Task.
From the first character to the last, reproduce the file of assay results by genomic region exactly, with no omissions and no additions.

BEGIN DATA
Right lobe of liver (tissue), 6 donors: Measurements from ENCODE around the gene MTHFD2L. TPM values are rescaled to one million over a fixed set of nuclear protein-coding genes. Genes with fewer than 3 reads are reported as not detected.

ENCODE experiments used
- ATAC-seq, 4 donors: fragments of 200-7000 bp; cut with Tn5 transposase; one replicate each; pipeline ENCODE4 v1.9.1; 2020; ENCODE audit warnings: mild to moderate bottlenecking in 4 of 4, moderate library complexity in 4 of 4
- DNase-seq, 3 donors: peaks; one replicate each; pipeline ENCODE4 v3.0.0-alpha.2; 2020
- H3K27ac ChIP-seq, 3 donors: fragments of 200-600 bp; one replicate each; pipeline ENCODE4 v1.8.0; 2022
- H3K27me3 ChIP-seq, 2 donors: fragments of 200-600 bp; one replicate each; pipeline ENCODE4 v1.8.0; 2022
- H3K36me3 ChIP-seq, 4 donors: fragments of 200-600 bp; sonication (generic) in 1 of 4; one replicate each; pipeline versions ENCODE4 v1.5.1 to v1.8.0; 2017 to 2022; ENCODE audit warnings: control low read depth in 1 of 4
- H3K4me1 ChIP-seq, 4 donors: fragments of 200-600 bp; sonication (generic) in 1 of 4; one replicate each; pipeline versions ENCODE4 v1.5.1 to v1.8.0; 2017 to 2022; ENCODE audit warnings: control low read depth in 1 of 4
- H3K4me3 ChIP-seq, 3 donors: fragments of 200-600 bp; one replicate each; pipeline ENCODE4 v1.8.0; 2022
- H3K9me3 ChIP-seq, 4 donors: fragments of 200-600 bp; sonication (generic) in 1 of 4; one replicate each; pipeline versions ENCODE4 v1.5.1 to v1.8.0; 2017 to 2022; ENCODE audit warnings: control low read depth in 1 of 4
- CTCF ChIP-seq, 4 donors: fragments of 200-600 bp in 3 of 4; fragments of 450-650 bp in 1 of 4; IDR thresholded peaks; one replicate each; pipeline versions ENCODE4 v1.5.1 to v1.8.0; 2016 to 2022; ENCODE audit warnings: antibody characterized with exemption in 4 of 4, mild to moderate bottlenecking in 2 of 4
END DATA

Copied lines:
Right lobe of liver (tissue), 6 donors: Measurements from ENCODE around the gene MTHFD2L. TPM values are rescaled to one million over a fixed set of nuclear protein-coding genes. Genes with fewer than 3 reads are reported as not detected.

ENCODE experiments used
- ATAC-seq, 4 donors: fragments of 200-7000 bp; cut with Tn5 transposase; one replicate each; pipeline ENCODE4 v1.9.1; 2020; ENCODE audit warnings: mild to moderate bottlenecking in 4 of 4, moderate library complexity in 4 of 4
- DNase-seq, 3 donors: peaks; one replicate each; pipeline ENCODE4 v3.0.0-alpha.2; 2020
- H3K27ac ChIP-seq, 3 donors: fragments of 200-600 bp; one replicate each; pipeline ENCODE4 v1.8.0; 2022
- H3K27me3 ChIP-seq, 2 donors: fragments of 200-600 bp; one replicate each; pipeline ENCODE4 v1.8.0; 2022
- H3K36me3 ChIP-seq, 4 donors: fragments of 200-600 bp; sonication (generic) in 1 of 4; one replicate each; pipeline versions ENCODE4 v1.5.1 to v1.8.0; 2017 to 2022; ENCODE audit warnings: control low read depth in 1 of 4
- H3K4me1 ChIP-seq, 4 donors: fragments of 200-600 bp; sonication (generic) in 1 of 4; one replicate each; pipeline versions ENCODE4 v1.5.1 to v1.8.0; 2017 to 2022; ENCODE audit warnings: control low read depth in 1 of 4
- H3K4me3 ChIP-seq, 3 donors: fragments of 200-600 bp; one replicate each; pipeline ENCODE4 v1.8.0; 2022
- H3K9me3 ChIP-seq, 4 donors: fragments of 200-600 bp; sonication (generic) in 1 of 4; one replicate each; pipeline versions ENCODE4 v1.5.1 to v1.8.0; 2017 to 2022; ENCODE audit warnings: control low read depth in 1 of 4
- CTCF ChIP-seq, 4 donors: fragments of 200-600 bp in 3 of 4; fragments of 450-650 bp in 1 of 4; IDR thresholded peaks; one replicate each; pipeline versions ENCODE4 v1.5.1 to v1.8.0; 2016 to 2022; ENCODE audit warnings: antibody characterized with exemption in 4 of 4, mild to moderate bottlenecking in 2 of 4